Illinois Bar Journal

December 2014Volume 102Number 12Page 566

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7th Circuit case shakes up the creditor’s bar

Contrary to longstanding practice, collection cases must now be filed in the Cook County municipal district court where the debtor lives or the contract was signed.

This summer, the seventh circuit sent shockwaves through the Cook County creditor's bar by ruling in effect that filing a collection case in a Cook County district court other than the one where the debtor lives or the contract was signed violates the Fair Debt Collection Practices Act (FDCPA). Before that ruling, debt collectors' regular practice - approved by an earlier seventh circuit opinion - was to file in any of the six municipal districts in the county, not necessarily in a particular district courthouse. But the court's decision in Suesz v. Med-1 Solutions, LLC, 757 F.3d 636 (7th Cir. 2014), overruled that prior holding and, what's more, made the new decision retroactive to cases on file when the opinion came down in July.

The facts of Suesz

In Suesz, a consumer named Mark Suesz filed a class action lawsuit against Med-1 Solutions, LLC, alleging that Med-1's regular business practice was to file lawsuits in small claims courts located in townships where the consumer neither lives nor signed the contract that created the debt, which, he alleged, violates the FDCPA.

Mark lives in Hancock County, Indiana. He had entered into a contract with a hospital in Marion County, Indiana. That county is divided into several townships, each of which has its own small claims court.

Med-1 Solutions, LLC sued Mark for his outstanding debt in Pike Township Small Claims Court. Community North Hospital, which hired Med-1 to recover the debt is located in Lawrence Township. The FDCPA requires debt collectors to sue consumers in the "judicial district or similar legal entity" where the consumer lives or where the consumer signed the contract being sued on. 15 U.S.C. §1692i(a)(2).

Although Suesz discusses the structure of Marion County and Indiana's courts, the opinion applies to any county that has multiple courthouses where small claims cases are heard. The Suesz court noted that the FDCPA does not define the term "judicial district." After a lengthy discussion of the various means of defining the term, the seventh circuit held that "the relevant judicial district or similar legal entity is the smallest geographic unit relevant for venue purposes in the court system in which the case was filed, regardless of the source of the venue rules." Suesz, 757 F.3d at 648.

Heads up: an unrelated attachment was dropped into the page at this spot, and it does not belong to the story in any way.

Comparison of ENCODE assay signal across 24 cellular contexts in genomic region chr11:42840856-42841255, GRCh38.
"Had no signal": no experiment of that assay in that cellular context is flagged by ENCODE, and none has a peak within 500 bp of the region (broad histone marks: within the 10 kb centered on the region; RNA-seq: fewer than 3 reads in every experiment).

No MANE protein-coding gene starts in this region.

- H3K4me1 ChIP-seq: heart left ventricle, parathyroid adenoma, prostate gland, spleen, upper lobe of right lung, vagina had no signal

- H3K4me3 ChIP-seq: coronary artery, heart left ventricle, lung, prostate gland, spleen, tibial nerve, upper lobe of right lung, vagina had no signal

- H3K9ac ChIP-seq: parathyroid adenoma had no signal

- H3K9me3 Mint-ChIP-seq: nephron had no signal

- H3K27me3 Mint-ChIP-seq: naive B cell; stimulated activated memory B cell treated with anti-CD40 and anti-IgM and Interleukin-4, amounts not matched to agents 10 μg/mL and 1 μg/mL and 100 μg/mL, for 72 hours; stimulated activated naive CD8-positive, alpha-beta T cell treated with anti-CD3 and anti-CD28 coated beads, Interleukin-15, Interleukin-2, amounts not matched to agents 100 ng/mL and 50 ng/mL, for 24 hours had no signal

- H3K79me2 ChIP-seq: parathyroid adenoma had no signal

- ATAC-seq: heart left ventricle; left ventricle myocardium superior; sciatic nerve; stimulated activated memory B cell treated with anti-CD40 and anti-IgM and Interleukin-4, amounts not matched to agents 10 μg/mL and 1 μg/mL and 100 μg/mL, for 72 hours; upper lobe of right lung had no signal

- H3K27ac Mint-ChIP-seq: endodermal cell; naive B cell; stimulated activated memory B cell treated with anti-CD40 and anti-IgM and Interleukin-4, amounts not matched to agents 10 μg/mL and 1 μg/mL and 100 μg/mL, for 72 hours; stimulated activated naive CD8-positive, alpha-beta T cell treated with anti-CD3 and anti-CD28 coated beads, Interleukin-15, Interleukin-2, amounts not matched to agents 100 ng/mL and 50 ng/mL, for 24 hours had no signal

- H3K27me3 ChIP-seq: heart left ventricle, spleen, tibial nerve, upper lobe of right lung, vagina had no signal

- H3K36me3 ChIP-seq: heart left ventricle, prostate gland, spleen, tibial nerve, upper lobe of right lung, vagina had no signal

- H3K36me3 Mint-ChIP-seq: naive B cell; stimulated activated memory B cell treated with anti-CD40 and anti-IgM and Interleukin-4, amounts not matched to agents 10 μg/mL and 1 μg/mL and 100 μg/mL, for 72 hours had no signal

"The FDCPA takes the state courts as it finds them," the court wrote. Id. at 649. It said that even though a local rule or statute might allow a debt collector to file a lawsuit in a venue that is prohibited under the FDCPA, that fact would not excuse compliance with the Act.

Making it retroactive

The Suesz court also expressly overruled its prior ruling in Newsom v. Friedman, 76 F.3d 813 (7th Cir. 1996), which had held that the six municipal districts in the Circuit Court of Cook County were not judicial districts under the Act. The Circuit Court of Cook County is divided into six municipal districts, each of which has its own courthouse. Each courthouse handles small claims lawsuits, among others. Prior to the ruling in Suesz, debt collectors filed their small claims actions against Cook County residents at the Richard J. Daley Center, which services the County's First Municipal District.

With Newsom overruled, debt collectors have been filing motions to transfer venue on a vast number of small claims matters. It is likely that the other courthouses in Cook County will see a large influx of collection cases.

What has members of the creditor's bar particularly concerned is that Suesz applies retroactively. In Suesz, Med-1 asked the seventh circuit to only overrule Newsom prospectively because debt collectors had been relying on Newsom when filing their lawsuits. Suesz, 757 F.3d at 649. The court declined to do so.

First, it stated, "reliance on prior law is insufficient in itself to justify making a new judicial ruling prospective." Id. Second, it observed, reliance on the opinion of one intermediate appellate court "does not create the degree of certainty concerning an issue of federal law that would justify reliance so complete as to justify applying a decision only prospectively in order to protect settled expectations." Id. at 649-50.

The Suesz court's refusal to apply the ruling only prospectively creates a significant problem for debt collectors in Cook County. Many of the small claims cases on file at the Richard J. Daley Center as of July 2, 2014, when Suesz was handed down, could potentially violate the FDCPA's venue provisions. Any lawsuit that should have been filed at the courthouses located in Skokie, Maywood, Rolling Meadows, Bridgeview, or Markham could trigger liability under the Act.

It remains unclear whether transferring venue would "cure" any violations - the FDCPA is a strict liability statute. Merely filing the case in the wrong venue triggers liability. Even so, as Joseph R. Marconi notes in an ISBA Mutual Liability Minute blog post, "an immediate motion to transfer to the appropriate Municipal District" is a smart move for creditors. See

The case was remanded to the Southern District Court of Indiana for further proceedings. A petition for a writ of certiorari has been filed with the U.S. Supreme Court.

Matthew Hector is a senior associate at Sulaiman Law Group, Ltd.

Member Comments (2)

On the few occasions when I defended a client in a collection matter, I was amazed at the number of judgments that could be entered against defendant's in less than a minute in the circuit court of Cook County.

Looks like the SCOTUS denied cert.

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